We had to sell mum’s house to cover her fees. She came with us to sort out her belongings and we came across the exercise book in which she’d penned ‘My Days’. She claimed she didn’t remember writing it, but she may have just been modest or embarrassed.

Evelyn / Stones Place carer / Adrian Massingberd-Mundy

Images above:

  1. Mum with Evelyn
  2. Mum with a Stones Place carer
  3. Portrait of Adrian Massingberd-Mundy in later life



When mum was in her 70s, she happened to hear that Anne Massingberd-Mundy was in hospital in Lincoln. She got a neighbour to take her there and Anne was delighted to see her. Mum happened to bump into Adrian Massingberd-Mundy too. She hadn’t seen either of them since she left service in 1941. From that point on, she and Adrian became firm friends and they kept in touch by phone.

In the early 1990s, mum got a call from Adrian’s partner, Sarah Percival, inviting her to a Christmas lunch at South Ormsby Hall for past and present estate workers. We took mum to two or three of these lunches, but they ceased when Adrian’s health declined. Despite this, Adrian would invite us for afternoon tea once or twice a year. When he and mum got together, a light was switched on. They reminisced about the tricks he’d played on mum as a child. When she entered service at the Hall, mum had been 17 and Adrian only five. She’d been a strong presence during his formative years, and in later life they developed a real emotional bond, with humour, banter and care.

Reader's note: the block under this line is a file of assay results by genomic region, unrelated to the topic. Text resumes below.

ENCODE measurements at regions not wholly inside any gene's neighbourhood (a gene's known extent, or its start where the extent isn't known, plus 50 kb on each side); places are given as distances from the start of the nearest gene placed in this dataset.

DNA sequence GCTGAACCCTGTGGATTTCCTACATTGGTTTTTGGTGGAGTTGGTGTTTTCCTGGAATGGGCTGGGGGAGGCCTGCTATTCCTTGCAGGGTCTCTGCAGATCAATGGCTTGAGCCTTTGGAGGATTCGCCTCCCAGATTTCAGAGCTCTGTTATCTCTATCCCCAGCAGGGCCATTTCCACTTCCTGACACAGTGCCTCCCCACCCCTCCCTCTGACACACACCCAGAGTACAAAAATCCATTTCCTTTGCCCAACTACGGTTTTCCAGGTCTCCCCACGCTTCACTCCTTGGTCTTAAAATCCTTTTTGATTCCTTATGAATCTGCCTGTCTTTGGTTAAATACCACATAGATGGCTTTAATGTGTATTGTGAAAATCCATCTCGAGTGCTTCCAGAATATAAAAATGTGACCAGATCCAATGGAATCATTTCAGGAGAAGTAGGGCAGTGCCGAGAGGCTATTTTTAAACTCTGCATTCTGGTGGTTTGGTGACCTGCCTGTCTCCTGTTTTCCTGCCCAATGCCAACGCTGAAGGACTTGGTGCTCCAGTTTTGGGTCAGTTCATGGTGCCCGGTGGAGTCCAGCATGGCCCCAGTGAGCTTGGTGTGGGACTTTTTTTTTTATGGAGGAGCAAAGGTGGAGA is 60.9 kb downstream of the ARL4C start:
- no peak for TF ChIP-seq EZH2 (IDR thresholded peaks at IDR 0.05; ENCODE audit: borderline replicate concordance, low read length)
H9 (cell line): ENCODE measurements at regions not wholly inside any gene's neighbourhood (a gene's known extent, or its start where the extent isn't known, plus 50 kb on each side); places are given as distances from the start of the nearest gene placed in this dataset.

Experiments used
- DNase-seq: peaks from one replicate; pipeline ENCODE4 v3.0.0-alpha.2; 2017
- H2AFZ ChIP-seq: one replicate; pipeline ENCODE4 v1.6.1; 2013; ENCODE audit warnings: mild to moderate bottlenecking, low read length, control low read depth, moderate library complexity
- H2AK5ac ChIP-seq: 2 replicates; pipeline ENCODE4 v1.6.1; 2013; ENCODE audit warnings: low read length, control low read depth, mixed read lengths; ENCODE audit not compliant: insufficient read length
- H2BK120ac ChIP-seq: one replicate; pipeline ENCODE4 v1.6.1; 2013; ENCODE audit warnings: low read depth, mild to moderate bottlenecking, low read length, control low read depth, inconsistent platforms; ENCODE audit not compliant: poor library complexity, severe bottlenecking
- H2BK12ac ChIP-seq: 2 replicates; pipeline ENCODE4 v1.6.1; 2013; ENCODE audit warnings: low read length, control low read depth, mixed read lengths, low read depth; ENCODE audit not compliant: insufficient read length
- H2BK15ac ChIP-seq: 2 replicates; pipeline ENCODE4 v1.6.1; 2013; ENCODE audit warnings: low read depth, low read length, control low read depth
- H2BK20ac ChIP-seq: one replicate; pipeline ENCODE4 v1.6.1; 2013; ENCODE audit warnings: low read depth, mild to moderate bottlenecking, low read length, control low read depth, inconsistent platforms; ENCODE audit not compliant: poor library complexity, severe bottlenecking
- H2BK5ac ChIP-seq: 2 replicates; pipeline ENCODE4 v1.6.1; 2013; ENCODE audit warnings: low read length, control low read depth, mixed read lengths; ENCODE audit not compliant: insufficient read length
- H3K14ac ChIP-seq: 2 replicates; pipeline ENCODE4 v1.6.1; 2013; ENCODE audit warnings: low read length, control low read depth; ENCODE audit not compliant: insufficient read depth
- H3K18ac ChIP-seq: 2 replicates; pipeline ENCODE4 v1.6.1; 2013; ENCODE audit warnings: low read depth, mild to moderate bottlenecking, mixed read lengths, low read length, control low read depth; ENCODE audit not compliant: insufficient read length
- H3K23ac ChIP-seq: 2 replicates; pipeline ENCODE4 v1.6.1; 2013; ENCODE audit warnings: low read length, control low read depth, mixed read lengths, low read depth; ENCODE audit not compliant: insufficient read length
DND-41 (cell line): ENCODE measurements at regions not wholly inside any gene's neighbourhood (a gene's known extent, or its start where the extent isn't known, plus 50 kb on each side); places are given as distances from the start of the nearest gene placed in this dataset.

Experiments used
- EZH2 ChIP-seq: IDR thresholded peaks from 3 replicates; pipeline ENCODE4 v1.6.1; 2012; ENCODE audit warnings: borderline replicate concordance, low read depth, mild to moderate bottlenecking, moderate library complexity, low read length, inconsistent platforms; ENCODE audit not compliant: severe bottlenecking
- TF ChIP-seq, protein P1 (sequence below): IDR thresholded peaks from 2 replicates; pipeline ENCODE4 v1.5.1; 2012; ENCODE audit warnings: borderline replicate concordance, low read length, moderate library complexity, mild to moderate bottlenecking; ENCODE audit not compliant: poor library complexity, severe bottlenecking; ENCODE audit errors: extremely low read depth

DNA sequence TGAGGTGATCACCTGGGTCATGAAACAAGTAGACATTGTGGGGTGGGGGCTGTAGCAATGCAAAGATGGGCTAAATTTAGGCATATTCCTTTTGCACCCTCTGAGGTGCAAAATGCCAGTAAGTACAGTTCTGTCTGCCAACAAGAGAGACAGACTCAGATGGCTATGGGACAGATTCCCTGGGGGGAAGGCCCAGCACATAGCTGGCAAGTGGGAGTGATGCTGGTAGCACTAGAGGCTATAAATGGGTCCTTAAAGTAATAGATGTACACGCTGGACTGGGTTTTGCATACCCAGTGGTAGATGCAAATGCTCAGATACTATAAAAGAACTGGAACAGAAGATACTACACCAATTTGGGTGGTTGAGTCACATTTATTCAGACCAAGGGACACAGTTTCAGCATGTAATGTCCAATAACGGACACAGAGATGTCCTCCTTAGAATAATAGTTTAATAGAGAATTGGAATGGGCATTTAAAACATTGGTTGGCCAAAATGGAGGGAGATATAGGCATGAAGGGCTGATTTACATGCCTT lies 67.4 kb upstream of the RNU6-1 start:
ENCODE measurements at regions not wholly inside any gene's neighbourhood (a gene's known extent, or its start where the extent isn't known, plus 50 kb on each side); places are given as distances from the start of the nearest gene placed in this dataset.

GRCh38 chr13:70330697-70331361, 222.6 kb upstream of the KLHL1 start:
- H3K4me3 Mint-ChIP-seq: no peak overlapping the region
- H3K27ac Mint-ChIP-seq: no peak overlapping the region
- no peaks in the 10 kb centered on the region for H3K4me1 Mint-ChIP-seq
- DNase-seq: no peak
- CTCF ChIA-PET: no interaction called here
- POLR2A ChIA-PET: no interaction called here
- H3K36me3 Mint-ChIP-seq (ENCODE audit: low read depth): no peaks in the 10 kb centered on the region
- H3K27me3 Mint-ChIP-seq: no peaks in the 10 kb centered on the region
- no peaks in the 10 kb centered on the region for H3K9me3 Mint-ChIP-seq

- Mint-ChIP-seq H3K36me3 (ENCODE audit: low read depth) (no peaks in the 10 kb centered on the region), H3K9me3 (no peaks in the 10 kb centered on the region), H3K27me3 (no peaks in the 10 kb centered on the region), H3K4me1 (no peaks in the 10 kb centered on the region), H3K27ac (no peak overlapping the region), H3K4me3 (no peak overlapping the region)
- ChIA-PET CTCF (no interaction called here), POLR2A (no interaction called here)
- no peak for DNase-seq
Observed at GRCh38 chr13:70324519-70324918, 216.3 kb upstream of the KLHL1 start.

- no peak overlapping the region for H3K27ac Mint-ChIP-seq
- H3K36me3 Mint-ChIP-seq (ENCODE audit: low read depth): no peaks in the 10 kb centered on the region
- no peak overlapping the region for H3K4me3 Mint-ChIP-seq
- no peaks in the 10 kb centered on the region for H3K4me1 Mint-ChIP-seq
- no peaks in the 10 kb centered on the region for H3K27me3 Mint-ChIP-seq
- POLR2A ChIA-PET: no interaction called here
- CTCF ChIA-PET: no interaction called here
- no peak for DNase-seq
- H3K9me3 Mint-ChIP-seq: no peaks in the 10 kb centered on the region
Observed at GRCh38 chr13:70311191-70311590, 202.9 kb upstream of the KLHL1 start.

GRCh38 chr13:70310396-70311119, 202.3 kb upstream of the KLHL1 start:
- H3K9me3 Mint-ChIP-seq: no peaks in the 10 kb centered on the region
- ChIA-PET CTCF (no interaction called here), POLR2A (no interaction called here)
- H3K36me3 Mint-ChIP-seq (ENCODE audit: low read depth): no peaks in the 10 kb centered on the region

I happened to do a little work on Adrian’s family tree for Sarah Percival. After Adrian’s passing I kept in touch with the Hall’s Housekeeper, Jacqui Rhodes, who told me that the new owner, Jon Thornes, was interested in my research and mum’s memoir. A meeting was arranged between mum and the Hall’s Heritage Interpretation Manager, Caron Ementon, and the two formed a close bond. Before mum’s 103rd birthday, Caron and Jacqui narrated part of the memoir describing mum’s service days onto a CD, which was presented to mum with a CD player. Whenever the carers played the CD for mum, she was filled with wonder and asked where on earth the story had come from.